By Olivia Jordan
2008 was overall a pretty forgettable year for me. I was 10 years old, shy, clumsy, and right at the commencement of a painful six-year awkward phase. Not a lot stands out to me about that year in terms of my personal life, but one thing I do remember clearly was the election of Barack Obama.
As a 10-year-old, I was by no means a political expert. In fact, at that age the only thing I had expertise in was my knowledge of obscure facts about Adam Levine. I do remember the passion that surrounded the election. My family had an Obama/Biden sign in front of the house, as did many of my neighbors. I remember thinking this was significant as I had never seen my parents so passionate about a politician.
Around this time I had just begun my love affair with Saturday Night Live, a show that to this day is at the core of my political knowledge. From the show, I knew that Barack Obama was young, cool, and willing to make a cameo, all of which I felt qualified him for high office. On the night of the election, I remember being allowed to stay up to watch the coverage, and more than anything else I remember my parents’ happy tears. They were shocked that America had done the right thing. Even as a self-absorbed 10-year-old, I knew that the moment our first Black president was elected was a monumental one.
Barack Obama secured his place in history with his vast accomplishments over his eight years as president. Growing up, I saw significant change happen in a short amount of time. During Obama’s presidency we saw the expansion of health care, we saw love win following the fight for marriage equality, the repeal of “Don’t Ask, Don’t Tell,” the signing of the Lilly Ledbetter Fair Pay Act, and the appointment of the first Hispanic Supreme Court Justice among other important “firsts” Despite the deep division that still existed in America, Obama proved himself to be someone who cared about the average citizen, someone who was open to learning from others, and someone who was willing to fight for what was right.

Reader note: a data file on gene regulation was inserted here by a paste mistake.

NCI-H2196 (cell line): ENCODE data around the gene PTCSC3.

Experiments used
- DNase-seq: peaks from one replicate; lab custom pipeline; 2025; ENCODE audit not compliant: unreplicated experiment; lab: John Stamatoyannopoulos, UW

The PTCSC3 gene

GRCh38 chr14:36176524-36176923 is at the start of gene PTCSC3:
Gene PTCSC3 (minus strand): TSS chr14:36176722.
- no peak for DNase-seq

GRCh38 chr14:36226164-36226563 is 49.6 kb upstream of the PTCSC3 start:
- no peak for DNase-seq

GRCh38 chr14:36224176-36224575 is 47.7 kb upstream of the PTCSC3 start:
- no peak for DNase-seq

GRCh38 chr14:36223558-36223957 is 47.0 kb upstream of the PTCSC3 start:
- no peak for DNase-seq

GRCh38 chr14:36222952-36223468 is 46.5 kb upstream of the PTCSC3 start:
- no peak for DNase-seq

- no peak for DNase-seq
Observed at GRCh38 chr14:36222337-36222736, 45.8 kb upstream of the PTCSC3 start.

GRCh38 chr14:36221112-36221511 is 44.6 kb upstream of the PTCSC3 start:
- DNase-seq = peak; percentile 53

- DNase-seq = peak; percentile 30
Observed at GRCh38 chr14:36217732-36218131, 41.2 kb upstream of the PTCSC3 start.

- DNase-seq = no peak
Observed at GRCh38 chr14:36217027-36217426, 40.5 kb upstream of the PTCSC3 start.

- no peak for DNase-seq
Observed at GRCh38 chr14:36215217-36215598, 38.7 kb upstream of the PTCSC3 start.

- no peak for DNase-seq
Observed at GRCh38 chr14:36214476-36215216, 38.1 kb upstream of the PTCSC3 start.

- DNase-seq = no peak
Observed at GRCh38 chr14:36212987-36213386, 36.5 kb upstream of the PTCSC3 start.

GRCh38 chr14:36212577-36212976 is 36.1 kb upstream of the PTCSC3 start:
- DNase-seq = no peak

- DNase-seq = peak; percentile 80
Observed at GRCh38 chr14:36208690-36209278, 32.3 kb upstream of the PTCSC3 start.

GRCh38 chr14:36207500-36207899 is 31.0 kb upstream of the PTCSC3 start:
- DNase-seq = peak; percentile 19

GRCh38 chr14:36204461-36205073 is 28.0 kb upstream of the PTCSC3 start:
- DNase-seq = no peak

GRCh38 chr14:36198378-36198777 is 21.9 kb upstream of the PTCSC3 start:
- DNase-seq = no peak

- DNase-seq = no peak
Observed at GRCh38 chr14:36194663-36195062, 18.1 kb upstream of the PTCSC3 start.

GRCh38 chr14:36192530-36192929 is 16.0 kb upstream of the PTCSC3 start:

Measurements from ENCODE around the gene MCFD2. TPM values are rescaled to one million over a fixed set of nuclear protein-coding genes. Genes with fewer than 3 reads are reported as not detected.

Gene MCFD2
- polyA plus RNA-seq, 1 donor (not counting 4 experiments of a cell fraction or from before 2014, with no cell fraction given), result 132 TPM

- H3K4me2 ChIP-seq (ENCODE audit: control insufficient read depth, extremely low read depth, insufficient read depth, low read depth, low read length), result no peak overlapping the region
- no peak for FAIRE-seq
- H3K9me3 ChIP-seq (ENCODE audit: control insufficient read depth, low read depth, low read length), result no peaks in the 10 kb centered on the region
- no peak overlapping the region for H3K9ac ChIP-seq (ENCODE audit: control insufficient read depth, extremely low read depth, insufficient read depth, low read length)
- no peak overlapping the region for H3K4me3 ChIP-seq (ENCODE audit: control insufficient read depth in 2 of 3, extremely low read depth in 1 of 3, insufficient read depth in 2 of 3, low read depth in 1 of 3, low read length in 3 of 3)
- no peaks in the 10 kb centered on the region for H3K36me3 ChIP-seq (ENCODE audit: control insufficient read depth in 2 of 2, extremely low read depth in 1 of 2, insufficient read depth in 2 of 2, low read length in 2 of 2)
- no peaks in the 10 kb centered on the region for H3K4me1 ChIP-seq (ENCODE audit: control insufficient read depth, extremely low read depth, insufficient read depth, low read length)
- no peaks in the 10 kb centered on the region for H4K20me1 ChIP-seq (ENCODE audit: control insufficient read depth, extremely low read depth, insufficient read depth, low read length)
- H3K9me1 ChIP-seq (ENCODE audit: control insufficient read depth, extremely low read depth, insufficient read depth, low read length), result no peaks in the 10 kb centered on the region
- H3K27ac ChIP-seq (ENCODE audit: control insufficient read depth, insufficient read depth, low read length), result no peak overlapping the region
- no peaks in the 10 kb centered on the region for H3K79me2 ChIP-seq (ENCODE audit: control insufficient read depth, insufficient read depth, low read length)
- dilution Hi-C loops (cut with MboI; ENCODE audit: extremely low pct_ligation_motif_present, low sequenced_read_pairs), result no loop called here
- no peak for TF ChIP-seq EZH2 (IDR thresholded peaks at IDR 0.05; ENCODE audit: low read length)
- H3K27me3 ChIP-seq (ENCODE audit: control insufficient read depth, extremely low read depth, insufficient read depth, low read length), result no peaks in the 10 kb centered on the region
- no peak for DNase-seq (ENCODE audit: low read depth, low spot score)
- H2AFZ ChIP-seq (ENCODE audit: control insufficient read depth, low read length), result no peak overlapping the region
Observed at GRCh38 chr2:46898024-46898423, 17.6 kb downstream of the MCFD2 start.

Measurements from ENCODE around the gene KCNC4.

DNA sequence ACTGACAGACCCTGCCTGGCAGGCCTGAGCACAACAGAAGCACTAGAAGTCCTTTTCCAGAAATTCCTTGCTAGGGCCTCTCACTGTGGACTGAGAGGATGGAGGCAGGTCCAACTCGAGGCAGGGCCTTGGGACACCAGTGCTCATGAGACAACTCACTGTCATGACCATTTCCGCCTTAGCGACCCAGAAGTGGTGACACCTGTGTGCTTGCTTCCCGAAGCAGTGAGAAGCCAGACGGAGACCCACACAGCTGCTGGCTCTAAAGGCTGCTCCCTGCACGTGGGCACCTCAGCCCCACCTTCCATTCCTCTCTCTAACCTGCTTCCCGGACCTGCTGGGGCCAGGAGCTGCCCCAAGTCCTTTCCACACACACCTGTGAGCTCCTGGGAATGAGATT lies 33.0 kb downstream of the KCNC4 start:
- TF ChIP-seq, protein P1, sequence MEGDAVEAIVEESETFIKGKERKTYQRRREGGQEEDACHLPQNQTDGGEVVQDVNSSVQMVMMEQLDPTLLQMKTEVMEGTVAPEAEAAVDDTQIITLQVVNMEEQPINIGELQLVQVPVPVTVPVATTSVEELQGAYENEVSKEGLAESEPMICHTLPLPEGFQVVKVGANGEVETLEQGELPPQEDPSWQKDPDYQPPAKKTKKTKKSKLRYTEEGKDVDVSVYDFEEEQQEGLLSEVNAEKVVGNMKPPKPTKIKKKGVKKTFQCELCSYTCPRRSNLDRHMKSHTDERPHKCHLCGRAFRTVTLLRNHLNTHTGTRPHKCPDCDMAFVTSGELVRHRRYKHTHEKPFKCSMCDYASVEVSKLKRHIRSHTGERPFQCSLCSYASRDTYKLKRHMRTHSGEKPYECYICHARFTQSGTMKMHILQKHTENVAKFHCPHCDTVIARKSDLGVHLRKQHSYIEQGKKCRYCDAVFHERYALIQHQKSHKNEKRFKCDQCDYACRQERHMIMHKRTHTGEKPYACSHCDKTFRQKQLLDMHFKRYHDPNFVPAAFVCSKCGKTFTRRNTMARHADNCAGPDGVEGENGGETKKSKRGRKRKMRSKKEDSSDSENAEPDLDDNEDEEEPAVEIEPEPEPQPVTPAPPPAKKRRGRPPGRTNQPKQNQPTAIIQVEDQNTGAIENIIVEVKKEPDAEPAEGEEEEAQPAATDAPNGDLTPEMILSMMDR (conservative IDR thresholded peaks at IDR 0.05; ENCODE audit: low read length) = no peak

I got to grow up listening to Obama’s incredible speeches; some were witty, some were emotional, some were inspiring. As a public figure, his presidency was scandal-free, something completely unheard of. His family exuded class and grace, and regardless of political affiliation he was undeniably a good man. He was also incredibly cool and unafraid to sing, make dad jokes, or drop the mic. As a millennial, I care deeply about the meme-potential of my public figures, and Obama (and Joe Biden) did not disappoint.
Obama’s presidency did not “fix” the problems of America, but it seemed as if the country was going in the right direction. Obama’s presidency built the momentum towards progress. In 2016, America took several steps backwards.
Americans did not do the right thing in electing Donald Trump. I will always remember the hope, the happy tears, and the passion of 2008. From 2016, the first election in which I was able to vote, I will always remember the way my friends sat on the floor of a dorm room staring at the electoral map, hugging, sobbing, and sobering up immediately once it became clear that America did not elect our first female president. I won’t easily be able to forget my friends’ tears, which burned more than the whiskey we were drinking as they began to describe their fears as women, LGBT individuals, people of color, future journalists. The loss of hope was tangible and so painful.
It was a privilege to live through Obama’s presidency, and I’m worried about people younger than me who will grow up in a time where hatred is not only normalized, but rewarded with a cabinet position. Petty tweets will replace eloquent speeches, heroism will be attacked instead of celebrated, and basic rights will be compromised by an egotistical despot. The memes will be ruined by the suddenly legitimized alt-right, and Vladimir Putin will replace Joe Biden as First Best Friend.
Despite my fears for the future of America, I am confident in Obama’s legacy. In December 2008, my aunt gave me a pin for my birthday that I still have. The pin has a picture of The New York Times cover from the day after the election, depicting the smiling first family. My aunt gave it to me to commemorate Obama’s historic win, and it reminds me that not too long ago there was hope. Here’s hoping that our next election will be celebrated with happy tears again.